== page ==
The latest CBOT analysis from John Payne, Senior Futures & Options Broker with Daniels Trading in Chicago, discussing corn, soybeans, cotton and spring wheat trades.
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Argentina Port Workers Strike Ends
“Argentina port workers strike has ended. Argentina’s soy crushing companies signed a contract with the country’s oilseed workers union late Tuesday, ending a strike that has disrupted crushing and port activity since Dec. 9. There is now at least a 162-ship backlog to work through, according to the Rosario grains exchange. Soybean markets broke on this news, but have come back as overnight losses are pared and 13 remains in the eyes of bulls and January first notice day starts on the close. The entire soy complex enters delivery near 6 year highs.”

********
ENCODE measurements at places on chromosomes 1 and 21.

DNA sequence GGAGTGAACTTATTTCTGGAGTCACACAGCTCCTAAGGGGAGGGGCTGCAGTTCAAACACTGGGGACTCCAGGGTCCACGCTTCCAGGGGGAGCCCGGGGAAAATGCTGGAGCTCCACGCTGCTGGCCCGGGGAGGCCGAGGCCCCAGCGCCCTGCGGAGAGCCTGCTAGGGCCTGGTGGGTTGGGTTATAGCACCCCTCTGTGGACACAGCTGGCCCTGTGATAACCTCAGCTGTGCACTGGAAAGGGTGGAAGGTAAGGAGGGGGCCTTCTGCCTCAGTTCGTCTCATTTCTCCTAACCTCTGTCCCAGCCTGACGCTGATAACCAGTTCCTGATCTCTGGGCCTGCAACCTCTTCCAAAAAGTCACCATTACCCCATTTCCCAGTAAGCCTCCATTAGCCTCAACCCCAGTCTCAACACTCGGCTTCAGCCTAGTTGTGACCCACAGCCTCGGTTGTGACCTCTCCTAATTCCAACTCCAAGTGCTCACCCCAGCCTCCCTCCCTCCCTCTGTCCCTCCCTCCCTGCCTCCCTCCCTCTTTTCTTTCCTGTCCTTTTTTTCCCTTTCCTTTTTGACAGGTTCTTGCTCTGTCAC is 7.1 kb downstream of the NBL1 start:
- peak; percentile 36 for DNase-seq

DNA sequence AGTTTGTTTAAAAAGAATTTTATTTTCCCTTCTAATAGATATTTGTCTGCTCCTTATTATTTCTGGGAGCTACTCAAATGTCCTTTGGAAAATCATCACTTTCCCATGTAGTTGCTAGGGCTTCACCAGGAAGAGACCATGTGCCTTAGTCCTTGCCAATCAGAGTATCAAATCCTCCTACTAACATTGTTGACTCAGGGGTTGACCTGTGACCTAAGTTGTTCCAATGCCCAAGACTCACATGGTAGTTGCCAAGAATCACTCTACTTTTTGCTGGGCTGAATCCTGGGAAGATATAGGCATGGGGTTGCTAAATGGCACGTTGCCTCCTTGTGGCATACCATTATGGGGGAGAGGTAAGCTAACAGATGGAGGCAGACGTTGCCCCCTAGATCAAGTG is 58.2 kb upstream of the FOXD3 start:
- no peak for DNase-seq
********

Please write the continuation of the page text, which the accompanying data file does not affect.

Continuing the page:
“Meanwhile, weather in Argentina remains threatening as nearly no rainfall exists in the 10 day forecast. Brazil looks to receive decent moisture over the coming weeks as the 1st crop bean harvest begins at the end of Jan.”
“US weather provides chances of rain for a lot of Texas but not the parched cotton areas in the panhandle as drought continues. Texas producers tell me when it is dry like this, rains have a high chance of missing.”
“July cotton is only 1.5 cents away from trading at 80. While corn and soybeans trade with a record long spec profile, cotton (and wheat) have plenty of room before hitting record levels. A strong Chinese Yuan is expected in 2021, as well as lower acreage due to high soybean and corn/milo competition.”
Spring Wheat Acres To Fall
“Speaking of competition, don't sleep on spring wheat. I expect more than a few producers who have been planting hi-protein spring wheat to make a switch back to soybeans. Producers are looking at 6 dollar minny wheat or 11 dollar beans. While winter wheat acres have expanded in the eastern US, they are likely to fall in the northern regions as producers chase returns. I look for Spring wheat acres to fall to 11 million next year.”